Marital formation in individuals with work-related permanent impairment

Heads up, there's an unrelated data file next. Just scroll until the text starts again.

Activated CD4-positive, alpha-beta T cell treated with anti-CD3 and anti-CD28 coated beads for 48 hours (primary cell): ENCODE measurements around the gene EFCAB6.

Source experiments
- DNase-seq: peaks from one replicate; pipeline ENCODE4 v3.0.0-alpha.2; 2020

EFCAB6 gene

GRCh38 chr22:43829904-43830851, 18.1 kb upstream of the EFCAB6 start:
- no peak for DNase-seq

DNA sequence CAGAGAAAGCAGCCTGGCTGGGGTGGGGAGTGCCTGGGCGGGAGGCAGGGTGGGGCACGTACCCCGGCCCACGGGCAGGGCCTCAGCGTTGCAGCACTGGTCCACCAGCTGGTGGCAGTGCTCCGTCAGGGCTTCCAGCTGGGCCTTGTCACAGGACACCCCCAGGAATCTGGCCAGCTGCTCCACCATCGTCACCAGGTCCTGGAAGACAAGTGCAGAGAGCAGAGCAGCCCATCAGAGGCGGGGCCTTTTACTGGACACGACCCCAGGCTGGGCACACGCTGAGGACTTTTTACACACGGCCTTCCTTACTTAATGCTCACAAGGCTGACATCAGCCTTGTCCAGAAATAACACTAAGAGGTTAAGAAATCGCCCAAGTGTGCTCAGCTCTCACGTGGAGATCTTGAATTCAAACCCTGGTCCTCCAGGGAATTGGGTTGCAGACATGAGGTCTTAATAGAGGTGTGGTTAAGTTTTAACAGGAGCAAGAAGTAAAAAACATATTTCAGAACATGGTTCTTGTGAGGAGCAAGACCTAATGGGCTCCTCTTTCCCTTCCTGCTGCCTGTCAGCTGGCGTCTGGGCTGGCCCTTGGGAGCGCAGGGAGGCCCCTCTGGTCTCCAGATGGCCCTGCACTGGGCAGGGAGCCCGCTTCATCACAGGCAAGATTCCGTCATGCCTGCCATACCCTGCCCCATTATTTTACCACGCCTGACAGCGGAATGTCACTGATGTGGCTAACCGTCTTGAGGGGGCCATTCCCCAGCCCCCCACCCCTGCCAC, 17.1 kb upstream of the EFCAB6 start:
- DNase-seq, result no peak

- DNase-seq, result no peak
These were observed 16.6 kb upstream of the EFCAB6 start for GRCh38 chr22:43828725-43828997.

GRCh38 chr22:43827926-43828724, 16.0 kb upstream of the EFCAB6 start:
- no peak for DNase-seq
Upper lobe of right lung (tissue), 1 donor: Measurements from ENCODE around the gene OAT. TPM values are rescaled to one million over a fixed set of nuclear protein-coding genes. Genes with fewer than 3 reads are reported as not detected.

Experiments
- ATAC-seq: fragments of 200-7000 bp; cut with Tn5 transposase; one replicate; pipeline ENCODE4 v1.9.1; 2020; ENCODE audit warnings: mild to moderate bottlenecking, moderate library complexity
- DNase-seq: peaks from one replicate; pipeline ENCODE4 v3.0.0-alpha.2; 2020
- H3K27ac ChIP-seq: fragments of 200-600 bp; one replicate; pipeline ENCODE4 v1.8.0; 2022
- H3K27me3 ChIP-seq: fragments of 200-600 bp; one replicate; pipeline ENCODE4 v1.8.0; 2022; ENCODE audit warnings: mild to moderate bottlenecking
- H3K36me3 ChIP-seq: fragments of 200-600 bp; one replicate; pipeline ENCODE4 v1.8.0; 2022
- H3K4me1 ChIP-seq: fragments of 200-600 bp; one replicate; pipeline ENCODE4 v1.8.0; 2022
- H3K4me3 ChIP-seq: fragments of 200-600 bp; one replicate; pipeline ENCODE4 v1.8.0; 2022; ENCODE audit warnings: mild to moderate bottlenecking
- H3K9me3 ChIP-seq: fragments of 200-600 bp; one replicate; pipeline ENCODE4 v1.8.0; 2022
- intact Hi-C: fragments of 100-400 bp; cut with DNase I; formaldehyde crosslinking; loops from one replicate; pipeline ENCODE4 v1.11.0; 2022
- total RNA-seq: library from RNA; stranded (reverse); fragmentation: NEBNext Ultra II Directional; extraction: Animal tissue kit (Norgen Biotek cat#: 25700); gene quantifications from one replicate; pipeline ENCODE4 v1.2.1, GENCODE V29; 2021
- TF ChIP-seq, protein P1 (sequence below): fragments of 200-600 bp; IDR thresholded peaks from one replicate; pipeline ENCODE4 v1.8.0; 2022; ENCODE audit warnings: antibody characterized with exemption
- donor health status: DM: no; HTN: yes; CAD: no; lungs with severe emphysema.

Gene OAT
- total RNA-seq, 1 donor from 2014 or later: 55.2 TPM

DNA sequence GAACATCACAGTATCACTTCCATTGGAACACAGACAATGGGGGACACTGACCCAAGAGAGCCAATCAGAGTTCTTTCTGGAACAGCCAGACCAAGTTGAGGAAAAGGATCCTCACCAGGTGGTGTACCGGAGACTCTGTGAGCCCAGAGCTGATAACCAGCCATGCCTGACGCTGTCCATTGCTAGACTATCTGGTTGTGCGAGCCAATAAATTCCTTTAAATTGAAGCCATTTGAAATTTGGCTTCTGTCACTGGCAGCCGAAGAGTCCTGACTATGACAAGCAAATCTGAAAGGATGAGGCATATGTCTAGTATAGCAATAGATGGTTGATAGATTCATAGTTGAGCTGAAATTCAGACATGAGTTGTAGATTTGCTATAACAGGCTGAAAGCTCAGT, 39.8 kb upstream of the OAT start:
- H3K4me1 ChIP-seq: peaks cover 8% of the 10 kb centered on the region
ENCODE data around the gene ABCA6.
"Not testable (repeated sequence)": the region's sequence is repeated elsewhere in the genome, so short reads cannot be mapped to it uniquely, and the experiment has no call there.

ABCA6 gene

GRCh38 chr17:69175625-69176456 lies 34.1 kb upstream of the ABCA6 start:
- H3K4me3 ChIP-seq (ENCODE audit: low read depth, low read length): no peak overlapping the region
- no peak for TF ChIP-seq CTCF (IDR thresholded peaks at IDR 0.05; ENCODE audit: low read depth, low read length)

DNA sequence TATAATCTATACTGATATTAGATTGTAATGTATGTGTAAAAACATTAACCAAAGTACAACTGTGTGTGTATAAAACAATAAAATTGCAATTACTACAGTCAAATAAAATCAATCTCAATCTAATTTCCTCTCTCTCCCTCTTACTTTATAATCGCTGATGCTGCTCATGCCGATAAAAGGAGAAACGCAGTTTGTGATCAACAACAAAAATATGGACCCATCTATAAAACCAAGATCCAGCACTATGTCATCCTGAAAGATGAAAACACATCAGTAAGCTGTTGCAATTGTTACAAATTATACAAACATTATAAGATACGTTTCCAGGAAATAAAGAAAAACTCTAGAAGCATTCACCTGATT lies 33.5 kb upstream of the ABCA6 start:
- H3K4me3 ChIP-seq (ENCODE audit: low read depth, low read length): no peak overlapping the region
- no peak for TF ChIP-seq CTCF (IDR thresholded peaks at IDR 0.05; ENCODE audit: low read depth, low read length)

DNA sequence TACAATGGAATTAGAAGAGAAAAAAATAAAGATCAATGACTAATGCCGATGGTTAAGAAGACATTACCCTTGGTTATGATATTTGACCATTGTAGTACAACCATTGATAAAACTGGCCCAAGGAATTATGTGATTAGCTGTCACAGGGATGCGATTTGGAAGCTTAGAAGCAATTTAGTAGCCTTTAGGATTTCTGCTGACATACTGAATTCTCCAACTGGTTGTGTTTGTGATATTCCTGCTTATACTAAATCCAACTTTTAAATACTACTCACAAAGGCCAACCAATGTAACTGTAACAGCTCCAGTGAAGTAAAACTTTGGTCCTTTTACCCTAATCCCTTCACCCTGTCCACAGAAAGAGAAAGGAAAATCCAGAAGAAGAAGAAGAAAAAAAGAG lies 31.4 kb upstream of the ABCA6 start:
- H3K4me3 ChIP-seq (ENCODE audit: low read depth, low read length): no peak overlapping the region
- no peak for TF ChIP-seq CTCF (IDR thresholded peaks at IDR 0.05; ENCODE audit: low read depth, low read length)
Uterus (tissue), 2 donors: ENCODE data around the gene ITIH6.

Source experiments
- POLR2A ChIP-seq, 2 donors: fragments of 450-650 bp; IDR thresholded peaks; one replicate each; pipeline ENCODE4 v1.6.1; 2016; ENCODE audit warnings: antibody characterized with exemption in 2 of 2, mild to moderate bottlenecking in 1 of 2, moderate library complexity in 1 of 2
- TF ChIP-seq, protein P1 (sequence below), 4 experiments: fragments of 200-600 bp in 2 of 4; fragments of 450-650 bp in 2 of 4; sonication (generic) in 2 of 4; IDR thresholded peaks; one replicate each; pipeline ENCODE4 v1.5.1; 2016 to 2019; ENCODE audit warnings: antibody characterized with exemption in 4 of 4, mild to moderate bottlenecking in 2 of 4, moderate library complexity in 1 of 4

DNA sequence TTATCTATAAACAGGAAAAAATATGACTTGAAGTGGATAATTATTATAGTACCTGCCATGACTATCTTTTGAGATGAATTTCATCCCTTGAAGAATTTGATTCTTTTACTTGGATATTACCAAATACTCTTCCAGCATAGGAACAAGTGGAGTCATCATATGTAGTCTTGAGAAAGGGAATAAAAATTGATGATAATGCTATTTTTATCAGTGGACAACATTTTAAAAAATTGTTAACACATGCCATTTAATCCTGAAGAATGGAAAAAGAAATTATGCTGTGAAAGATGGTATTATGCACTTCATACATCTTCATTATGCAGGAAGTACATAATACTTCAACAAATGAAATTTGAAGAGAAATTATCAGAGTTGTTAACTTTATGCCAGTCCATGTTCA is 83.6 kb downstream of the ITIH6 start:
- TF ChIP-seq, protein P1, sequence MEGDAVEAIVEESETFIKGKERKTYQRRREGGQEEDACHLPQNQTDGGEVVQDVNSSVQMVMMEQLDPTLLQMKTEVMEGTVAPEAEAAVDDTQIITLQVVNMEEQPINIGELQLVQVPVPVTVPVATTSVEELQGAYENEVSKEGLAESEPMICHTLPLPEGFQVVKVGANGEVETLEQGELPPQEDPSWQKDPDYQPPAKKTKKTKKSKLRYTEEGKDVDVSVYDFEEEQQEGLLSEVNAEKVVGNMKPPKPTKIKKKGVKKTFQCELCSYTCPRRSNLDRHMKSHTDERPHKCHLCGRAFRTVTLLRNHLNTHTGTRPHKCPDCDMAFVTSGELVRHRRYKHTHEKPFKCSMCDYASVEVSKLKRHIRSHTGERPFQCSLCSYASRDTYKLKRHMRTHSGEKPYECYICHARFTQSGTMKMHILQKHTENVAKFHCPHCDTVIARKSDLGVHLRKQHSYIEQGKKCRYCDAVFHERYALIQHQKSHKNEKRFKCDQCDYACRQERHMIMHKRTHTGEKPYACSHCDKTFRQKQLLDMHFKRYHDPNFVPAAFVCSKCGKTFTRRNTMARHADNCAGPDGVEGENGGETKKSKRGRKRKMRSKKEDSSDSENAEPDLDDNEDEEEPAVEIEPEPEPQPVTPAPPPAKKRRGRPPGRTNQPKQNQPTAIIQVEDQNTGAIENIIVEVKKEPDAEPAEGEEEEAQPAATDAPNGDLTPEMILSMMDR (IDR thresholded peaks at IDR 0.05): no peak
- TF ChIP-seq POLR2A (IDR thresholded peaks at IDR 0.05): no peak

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BACKGROUND: Prior studies on the impact of disabling work injury have neglected social support as a key mediating factor. This study investigates how permanent impairment from a work injury affects marital formation, an indicator of social support and integration with the potential to affect psychosocial adjustment and the resumption of productive social roles following work injury. HYPOTHESES: Adjusting for socio-demographic and economic factors associated with marriage ability, we expect that individuals with a work-related permanent impairment will have a lower rate of marital formation compared to their non-injured counterparts. METHODS: Drawing on a linkage of workers' compensation claims data with income tax information, we undertake a duration modeling analysis comparing workers who have sustained a workplace injury with a matched sample of non-injured controls to examine time to marital formation in each group. RESULTS: Women who suffered a disabling work injury were 17% less likely to marry relative to controls. High levels of physical impairment reduced the rate of marriage in women by 22%. We did not find an effect of impairment on marriage probability in models adjusted for income in men. CONCLUSIONS: Our findings underscore the importance of examining the social and interpersonal consequences of work injury, factors not currently addressed by the occupational rehabilitation system.
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